The sending of Christmas cards is a fading tradition. This year, of the cards we received, the one that moved me most was from a dear friend who was dying. I received Virginia's card, written with only faintly wobbly handwriting, on Christmas eve and on December 29 she died.
Only a person like Virginia Anne Monagle (nee Corry) would think to send her friend a card as she approached the last days of her life. Virginia had developed secondary cancer last year after breast cancer. I saw her in May looking absolutely glamorous in a stunning black dress with her new short silver hair-do.
But she knew her chances were slim. Her breast cancer was not caught early enough and for all the talk of cures and no deaths by 2030 the death rate from breast cancer has declined only because of early diagnosis and treatment. Although research has dramatically improved survival rates it has not lowered the incidence of the disease. Even after treatment the possibility of the cancer returning is very high. Virginia is the second of my friends to die of breast cancer which, despite more money poured into identifying its origins and treatment than any other disease, continues to cut a swath through Australian women.
But this column is not about Virginia's cancer with all the usual pink-ribboned emotional stuff, that tends to surround it. She was not defined by that disease. Virginia's death was heroic and saintly -- her funeral conducted by Cardinal Pell filled St Mary's Cathedral. But Virginia's life was much more. She was both the embodiment of modern femininity and a successful professional woman. She called herself a "good" feminist, (even though I disputed the existence of that species) and she was. Unlike so many of the new handbag hit squad fixated on power and advancement, Virginia was the embodiment of refined human virtue, the sort of woman we ought to look up to -- not the sort we usually do.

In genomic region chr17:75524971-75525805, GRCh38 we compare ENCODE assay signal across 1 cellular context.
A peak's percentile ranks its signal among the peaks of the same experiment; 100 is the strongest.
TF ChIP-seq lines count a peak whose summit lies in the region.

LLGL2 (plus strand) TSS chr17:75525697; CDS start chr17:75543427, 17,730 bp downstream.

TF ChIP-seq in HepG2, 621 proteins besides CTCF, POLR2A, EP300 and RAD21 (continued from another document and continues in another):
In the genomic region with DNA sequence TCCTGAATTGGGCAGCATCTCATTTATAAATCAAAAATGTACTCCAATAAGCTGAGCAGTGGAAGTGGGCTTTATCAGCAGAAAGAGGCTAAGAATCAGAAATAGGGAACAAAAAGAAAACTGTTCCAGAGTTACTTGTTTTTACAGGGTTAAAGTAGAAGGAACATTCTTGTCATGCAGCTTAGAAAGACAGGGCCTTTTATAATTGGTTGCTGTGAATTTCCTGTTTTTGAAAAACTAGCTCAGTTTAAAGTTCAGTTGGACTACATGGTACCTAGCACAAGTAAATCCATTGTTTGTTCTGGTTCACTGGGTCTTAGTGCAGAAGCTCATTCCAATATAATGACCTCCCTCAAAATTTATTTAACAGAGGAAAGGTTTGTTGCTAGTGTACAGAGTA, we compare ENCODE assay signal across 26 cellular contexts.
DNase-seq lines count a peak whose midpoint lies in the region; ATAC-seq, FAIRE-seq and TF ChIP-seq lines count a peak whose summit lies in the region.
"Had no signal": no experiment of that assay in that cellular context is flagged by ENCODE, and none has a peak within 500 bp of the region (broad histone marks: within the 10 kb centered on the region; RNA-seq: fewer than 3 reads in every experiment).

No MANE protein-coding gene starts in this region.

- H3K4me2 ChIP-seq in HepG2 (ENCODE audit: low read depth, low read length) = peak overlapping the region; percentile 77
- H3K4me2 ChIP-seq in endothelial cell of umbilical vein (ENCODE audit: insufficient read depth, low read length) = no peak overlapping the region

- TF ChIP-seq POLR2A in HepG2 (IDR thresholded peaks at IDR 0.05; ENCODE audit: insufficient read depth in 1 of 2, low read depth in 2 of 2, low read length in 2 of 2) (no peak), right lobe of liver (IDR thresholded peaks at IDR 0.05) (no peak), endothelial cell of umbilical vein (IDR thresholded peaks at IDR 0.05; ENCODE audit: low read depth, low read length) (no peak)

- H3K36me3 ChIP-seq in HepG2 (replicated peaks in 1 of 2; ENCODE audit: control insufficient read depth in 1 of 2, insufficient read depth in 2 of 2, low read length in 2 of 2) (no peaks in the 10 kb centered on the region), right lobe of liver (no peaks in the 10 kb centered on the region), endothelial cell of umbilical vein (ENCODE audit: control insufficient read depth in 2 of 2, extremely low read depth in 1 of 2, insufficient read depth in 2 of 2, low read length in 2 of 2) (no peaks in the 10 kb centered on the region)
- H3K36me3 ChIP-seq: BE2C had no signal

An educator with a brilliant vision, she and her husband Frank were part of a group that founded several schools in Sydney, notably Tangara and Redfield in the northwest and recently several other schools in the western suburbs. The schools were set up as part of the Pared foundation, which is a conservative but visionary idea of education based on the parent as the child's first educator. It relies on the philosophy of synchrony between the aims of the parent and the aims of the school. The schools teach the traditional disciplines well and the Catholic faith. They are part of the work of Opus Dei, but they are not exclusively Catholic; about one third of the children are non Catholic, and some are not Christian.
It is a novel idea when the state seems to have taken over so much of our lives that a child's education should be the first and most important obligation and vocation of parenthood. Strangely Virginia's vocation as an educator came out of her inability to be a parent.
I first met Virginia and her sister Suzanne when they were part of the old University of Sydney Democratic club "gang" and I was an undergraduate at UNSW. Everyone noticed the Corry girls because they were physically so very beautiful and Virginia, with her dark hair and eyes, was very proud of her part-Aboriginal ancestry from her grandmother, a heritage she later wrote about in The Australian. The group at Sydney, which included the young Tony Abbott and Greg Sheridan, were much more serious about student politics than I or my mates at UNSW, who tended to be in it for downright frivolous reasons -- like meeting boys. Indeed, the University of Sydney group had to be serious as student politics there was pretty brutal and the Left was doing its best to wreck the normal course of academic life.